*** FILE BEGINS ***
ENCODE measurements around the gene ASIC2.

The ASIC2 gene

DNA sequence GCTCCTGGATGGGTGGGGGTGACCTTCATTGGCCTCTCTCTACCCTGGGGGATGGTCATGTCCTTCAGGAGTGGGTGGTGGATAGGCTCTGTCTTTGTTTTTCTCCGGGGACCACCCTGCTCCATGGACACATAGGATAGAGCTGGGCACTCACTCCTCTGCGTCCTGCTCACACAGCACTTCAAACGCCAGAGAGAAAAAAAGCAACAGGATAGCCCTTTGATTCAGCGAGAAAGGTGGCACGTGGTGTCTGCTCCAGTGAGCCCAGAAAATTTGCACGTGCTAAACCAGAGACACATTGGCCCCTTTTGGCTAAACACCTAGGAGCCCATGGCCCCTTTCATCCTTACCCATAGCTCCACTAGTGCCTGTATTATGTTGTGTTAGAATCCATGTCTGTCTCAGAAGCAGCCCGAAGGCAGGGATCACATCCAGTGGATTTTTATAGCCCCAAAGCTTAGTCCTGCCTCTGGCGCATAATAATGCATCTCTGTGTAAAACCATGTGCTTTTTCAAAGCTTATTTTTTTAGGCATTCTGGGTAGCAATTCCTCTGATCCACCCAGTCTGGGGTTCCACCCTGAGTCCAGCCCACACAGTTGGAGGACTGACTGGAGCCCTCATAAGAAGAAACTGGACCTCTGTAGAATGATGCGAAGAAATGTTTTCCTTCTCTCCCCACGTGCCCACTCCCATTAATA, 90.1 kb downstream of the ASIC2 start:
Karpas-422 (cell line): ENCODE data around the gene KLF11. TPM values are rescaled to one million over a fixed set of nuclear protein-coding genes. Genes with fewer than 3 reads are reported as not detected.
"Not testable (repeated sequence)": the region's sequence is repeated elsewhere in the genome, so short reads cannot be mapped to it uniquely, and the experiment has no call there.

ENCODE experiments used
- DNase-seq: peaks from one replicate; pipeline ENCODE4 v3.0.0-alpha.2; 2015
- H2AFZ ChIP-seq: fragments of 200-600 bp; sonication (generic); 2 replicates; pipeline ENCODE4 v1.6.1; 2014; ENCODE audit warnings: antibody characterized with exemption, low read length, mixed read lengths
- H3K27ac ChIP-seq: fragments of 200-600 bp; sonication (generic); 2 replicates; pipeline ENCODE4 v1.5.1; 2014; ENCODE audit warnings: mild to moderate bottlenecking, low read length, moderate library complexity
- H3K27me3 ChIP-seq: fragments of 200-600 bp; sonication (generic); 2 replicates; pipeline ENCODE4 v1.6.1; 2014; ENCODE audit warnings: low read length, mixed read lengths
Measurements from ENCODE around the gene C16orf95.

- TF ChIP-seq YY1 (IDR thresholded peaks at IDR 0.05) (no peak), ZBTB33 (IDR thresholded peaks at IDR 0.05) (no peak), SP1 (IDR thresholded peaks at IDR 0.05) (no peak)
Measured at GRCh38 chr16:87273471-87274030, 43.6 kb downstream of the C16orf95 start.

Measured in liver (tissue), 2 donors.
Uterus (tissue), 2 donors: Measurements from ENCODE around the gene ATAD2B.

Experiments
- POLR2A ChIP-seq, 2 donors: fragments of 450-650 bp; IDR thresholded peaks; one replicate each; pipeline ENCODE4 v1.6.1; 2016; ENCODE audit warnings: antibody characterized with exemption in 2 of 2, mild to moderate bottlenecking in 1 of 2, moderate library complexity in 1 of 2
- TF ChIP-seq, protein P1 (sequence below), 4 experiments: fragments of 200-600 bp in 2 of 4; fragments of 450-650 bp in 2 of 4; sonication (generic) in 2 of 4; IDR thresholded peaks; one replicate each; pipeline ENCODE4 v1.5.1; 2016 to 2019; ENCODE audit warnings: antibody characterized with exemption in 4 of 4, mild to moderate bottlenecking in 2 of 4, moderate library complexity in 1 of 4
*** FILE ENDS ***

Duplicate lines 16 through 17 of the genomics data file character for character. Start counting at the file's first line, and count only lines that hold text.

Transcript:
Experiments
- POLR2A ChIP-seq, 2 donors: fragments of 450-650 bp; IDR thresholded peaks; one replicate each; pipeline ENCODE4 v1.6.1; 2016; ENCODE audit warnings: antibody characterized with exemption in 2 of 2, mild to moderate bottlenecking in 1 of 2, moderate library complexity in 1 of 2